North Carolina statute cited in bad water claims at Camp Le Jeune

A North Carolina statute that limits the time in which claims can be made for injuries caused by the deposit of toxic chemicals and substances has been cited by the Obama administration in an effort to terminate litigation involving allegations of toxic chemicals in the drinking water at Camp LeJeune. The law bars all law suits that are filed more than ten years after the occurrence of the last act of contamination. The law suit in question concerns contaminated drinking water, but the plaintiffs’ lawyers have argued that the ten-year limitation period, called a “statute of repose,” should not prevent claims for diseases that have long latency periods, i.e., diseases in which symptoms may not appear until decades after the last exposure to a hazardous material or chemical.

Perhaps the best known of such diseases is mesothelioma, a lung cancer caused by inhalation of asbestos fibers. Many medical studies have proved that asbestos fibers that lodge in lung tissue after being inhaled can cause mesothelioma symptoms to develop even several decades after the fibers were ingested.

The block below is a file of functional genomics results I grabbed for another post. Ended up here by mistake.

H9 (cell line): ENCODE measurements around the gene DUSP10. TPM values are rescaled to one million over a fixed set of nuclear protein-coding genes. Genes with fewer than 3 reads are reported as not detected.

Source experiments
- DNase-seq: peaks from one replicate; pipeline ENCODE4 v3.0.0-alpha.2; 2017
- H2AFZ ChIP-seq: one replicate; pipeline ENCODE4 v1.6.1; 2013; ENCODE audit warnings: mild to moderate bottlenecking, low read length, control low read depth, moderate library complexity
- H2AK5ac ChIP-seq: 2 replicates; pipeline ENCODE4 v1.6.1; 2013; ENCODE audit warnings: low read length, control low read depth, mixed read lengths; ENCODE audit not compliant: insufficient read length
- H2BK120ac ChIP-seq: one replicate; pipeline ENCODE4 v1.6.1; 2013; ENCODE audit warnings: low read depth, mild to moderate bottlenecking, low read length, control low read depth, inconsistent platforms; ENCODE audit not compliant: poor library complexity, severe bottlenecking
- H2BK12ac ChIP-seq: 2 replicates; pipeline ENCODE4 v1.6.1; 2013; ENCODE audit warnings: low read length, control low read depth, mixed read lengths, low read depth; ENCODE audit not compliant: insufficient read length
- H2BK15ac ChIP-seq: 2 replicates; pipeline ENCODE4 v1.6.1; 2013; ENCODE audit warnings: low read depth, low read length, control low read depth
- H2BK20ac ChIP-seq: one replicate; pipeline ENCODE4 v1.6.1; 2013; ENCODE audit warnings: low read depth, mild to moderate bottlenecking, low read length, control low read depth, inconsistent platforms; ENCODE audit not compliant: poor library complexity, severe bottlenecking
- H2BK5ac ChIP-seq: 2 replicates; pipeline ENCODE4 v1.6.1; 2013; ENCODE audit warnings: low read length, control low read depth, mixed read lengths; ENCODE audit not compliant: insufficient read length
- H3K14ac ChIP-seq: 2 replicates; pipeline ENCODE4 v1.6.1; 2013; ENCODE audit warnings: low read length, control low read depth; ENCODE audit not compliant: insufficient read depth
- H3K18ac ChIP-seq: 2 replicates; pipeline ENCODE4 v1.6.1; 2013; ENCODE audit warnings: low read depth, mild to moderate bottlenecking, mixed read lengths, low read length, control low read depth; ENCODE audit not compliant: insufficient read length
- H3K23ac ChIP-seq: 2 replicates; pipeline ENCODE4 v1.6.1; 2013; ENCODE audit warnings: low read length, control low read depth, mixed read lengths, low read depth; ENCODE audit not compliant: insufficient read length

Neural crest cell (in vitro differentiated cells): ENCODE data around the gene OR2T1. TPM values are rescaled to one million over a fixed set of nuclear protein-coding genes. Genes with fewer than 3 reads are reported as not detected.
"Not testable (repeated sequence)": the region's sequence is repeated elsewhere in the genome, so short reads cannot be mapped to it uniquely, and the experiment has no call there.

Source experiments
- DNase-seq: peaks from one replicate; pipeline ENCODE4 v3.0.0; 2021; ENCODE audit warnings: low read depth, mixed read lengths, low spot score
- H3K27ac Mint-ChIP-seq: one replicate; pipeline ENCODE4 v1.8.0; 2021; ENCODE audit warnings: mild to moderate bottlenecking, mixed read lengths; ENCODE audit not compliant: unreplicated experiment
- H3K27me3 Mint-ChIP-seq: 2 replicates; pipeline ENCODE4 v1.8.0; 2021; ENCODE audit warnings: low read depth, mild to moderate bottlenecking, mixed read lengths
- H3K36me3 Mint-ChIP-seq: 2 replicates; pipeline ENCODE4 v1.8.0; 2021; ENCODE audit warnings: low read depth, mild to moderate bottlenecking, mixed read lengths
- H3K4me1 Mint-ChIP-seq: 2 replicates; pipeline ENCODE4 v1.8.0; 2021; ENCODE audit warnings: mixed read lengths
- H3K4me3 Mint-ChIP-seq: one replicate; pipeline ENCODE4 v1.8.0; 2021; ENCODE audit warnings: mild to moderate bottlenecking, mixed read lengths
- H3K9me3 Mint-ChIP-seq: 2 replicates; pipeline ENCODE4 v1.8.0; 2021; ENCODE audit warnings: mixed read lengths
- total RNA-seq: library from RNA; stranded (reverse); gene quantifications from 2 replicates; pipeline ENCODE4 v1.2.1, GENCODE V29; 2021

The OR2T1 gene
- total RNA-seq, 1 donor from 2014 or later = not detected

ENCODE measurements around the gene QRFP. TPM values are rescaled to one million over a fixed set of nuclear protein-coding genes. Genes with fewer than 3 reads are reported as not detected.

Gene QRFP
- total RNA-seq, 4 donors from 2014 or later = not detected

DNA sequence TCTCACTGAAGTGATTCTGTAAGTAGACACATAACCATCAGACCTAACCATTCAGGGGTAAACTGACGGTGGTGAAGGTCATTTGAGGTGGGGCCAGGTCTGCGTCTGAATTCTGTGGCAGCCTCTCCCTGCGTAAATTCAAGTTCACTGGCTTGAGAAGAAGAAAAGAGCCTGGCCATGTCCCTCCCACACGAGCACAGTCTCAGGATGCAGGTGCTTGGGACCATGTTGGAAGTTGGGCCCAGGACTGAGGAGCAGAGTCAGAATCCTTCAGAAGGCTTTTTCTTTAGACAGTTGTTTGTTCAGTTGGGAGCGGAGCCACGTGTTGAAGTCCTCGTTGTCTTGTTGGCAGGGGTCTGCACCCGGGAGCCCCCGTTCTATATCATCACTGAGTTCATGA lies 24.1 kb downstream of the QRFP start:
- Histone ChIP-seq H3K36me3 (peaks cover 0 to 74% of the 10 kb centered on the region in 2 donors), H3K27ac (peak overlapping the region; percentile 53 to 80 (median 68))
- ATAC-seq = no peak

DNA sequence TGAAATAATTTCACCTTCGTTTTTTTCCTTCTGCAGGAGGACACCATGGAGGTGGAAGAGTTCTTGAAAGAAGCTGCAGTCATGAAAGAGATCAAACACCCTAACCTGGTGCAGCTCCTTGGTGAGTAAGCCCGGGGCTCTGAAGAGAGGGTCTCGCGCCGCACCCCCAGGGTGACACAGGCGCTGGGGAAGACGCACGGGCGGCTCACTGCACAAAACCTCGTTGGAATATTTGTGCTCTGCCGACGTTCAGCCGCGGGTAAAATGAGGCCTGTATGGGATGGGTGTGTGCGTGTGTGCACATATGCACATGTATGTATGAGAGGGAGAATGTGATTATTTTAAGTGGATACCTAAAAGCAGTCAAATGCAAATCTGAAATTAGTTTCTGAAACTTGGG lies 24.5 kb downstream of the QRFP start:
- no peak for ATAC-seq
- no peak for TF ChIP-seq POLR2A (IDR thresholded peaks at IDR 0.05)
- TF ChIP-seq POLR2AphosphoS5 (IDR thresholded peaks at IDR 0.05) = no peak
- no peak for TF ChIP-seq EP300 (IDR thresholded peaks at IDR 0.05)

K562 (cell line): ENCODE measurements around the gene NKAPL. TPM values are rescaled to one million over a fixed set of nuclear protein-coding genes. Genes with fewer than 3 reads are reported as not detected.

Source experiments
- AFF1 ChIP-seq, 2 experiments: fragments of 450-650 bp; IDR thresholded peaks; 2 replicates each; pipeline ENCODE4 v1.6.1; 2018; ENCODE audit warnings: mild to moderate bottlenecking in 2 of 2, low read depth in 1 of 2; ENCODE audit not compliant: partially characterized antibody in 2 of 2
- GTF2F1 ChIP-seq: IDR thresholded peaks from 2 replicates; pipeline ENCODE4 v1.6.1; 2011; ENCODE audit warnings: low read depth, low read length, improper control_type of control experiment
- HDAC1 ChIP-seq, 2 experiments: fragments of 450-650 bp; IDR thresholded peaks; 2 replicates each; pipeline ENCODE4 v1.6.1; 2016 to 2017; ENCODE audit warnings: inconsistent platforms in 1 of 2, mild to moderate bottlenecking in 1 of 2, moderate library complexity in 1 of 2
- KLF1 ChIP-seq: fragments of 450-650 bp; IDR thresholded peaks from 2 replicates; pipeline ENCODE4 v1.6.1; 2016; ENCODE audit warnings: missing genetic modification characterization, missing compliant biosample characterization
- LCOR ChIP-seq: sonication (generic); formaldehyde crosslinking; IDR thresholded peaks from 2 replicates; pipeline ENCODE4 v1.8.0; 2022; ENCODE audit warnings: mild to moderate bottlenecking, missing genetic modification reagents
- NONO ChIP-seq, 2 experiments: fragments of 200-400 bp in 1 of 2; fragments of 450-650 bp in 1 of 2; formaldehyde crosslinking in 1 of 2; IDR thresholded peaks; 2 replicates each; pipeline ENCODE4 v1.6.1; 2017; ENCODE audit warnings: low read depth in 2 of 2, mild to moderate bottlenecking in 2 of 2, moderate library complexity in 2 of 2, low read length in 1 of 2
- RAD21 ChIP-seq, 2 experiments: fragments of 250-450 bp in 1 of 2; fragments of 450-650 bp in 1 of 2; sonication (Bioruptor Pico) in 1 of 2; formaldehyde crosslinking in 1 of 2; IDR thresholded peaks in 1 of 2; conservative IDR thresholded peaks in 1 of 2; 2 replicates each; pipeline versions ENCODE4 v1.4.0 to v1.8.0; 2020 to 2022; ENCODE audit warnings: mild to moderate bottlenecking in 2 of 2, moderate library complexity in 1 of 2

Most states have recognized the unfairness of short limitation periods for asbestos-related claims, and they have passed laws exempting claims for damages caused by asbestos exposure from statutes of limitation, i.e., laws that limit the time in which an individual can file a lawsuit for damages. The fate of North Carolina’s statute of repose will not be known until the court renders its decision on the government motion. Even then, asbestos-related claims could be excluded from the effect of the statute of repose even if claims based on toxic drinking water are dismissed. Anyone who may have a claim for damages based on exposure to asbestos should not hesitate to seek a confirming medical diagnosis and to seek help from an attorney knowledgeable about pursuing such claims.

Source: Raleigh News Observer, “Obama lawyers seek end to Lejeune toxic-water case,” Emery P. Dalesio, June 11, 2014